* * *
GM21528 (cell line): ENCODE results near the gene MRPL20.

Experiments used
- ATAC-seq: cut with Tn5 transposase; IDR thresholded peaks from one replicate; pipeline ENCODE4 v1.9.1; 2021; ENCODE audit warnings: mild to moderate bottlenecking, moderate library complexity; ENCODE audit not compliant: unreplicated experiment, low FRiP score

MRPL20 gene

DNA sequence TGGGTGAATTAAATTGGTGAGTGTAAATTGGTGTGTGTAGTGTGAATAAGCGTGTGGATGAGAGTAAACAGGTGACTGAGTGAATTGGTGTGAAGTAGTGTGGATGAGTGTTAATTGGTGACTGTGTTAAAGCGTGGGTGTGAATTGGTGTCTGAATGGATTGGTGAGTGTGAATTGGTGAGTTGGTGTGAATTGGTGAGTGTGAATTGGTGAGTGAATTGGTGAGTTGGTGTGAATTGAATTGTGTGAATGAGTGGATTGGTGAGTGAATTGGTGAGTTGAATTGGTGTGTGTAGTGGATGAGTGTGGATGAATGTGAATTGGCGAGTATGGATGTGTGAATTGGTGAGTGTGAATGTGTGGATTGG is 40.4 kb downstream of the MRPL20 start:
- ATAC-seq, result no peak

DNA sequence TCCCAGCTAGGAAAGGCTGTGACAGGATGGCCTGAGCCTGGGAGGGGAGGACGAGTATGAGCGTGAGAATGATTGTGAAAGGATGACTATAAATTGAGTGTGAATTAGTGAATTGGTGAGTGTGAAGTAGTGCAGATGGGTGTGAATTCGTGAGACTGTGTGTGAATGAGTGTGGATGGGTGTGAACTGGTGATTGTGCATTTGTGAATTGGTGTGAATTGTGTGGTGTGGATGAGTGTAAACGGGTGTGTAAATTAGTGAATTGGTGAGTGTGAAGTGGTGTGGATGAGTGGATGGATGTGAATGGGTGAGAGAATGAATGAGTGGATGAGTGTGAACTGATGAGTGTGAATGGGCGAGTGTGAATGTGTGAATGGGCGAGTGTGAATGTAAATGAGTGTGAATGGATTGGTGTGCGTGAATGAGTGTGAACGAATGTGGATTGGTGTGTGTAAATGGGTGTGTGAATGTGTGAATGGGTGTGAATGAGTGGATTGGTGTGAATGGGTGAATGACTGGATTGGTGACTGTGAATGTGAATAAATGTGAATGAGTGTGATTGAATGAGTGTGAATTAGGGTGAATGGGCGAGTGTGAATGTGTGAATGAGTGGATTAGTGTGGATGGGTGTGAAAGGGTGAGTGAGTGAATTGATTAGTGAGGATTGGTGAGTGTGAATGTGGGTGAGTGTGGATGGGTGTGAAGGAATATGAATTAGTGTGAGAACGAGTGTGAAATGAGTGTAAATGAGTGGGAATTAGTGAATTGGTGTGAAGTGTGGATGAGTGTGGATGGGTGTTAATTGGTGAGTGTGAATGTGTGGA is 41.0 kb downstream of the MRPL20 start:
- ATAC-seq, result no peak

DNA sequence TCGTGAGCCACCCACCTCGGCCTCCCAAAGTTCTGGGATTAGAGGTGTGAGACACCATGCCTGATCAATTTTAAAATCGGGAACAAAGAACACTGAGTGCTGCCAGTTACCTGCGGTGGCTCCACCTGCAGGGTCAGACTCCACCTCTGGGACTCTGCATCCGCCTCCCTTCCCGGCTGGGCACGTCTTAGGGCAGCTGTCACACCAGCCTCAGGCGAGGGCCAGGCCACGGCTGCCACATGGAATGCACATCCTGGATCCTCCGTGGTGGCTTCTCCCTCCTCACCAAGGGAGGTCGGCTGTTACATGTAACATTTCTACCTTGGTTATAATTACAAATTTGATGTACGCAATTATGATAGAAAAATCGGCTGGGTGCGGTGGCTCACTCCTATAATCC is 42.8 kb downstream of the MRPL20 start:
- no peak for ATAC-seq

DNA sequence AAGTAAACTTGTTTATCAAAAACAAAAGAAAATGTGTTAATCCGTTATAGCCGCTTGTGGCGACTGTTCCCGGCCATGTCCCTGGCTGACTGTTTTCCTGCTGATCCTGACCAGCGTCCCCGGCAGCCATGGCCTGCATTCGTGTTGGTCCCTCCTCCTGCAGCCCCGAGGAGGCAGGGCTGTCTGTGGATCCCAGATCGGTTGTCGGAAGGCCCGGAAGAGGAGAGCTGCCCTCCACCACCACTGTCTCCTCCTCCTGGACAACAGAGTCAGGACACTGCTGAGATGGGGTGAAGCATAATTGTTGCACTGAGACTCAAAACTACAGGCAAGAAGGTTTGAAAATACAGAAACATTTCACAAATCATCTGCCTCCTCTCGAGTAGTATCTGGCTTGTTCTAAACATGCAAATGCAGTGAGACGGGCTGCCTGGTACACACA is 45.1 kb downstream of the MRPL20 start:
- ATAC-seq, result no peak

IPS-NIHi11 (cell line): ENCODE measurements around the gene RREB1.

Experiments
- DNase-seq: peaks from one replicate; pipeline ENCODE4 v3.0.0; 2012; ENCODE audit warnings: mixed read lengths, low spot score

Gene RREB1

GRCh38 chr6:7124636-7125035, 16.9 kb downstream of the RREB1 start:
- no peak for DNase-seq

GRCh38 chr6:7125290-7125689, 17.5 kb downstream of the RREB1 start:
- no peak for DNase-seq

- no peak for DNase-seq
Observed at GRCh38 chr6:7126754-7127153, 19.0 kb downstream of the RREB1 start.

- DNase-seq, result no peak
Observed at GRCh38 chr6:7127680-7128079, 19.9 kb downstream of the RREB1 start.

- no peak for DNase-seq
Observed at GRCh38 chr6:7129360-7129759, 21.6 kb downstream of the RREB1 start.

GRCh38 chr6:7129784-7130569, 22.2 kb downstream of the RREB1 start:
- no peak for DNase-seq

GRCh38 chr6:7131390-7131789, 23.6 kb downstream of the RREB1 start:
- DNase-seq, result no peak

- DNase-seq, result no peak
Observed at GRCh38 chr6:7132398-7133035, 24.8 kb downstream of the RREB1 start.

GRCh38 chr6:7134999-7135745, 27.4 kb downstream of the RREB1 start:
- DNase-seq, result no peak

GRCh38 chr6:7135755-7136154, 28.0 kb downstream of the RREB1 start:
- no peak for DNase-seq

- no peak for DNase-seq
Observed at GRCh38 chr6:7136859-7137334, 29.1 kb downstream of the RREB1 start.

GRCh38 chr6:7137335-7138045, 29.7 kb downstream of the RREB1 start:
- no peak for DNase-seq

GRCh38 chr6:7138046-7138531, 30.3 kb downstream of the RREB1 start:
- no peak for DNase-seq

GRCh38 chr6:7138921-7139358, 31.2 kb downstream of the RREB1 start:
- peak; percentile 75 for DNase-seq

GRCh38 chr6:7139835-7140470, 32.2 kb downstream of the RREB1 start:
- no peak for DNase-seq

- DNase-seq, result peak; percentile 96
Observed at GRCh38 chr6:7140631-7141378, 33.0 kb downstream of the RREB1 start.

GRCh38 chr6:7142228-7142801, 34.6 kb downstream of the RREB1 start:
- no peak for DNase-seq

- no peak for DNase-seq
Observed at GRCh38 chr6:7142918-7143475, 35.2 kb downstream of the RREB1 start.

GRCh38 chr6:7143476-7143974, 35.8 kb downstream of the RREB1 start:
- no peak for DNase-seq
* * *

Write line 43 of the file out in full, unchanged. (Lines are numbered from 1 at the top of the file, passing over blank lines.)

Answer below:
GRCh38 chr6:7138921-7139358, 31.2 kb downstream of the RREB1 start: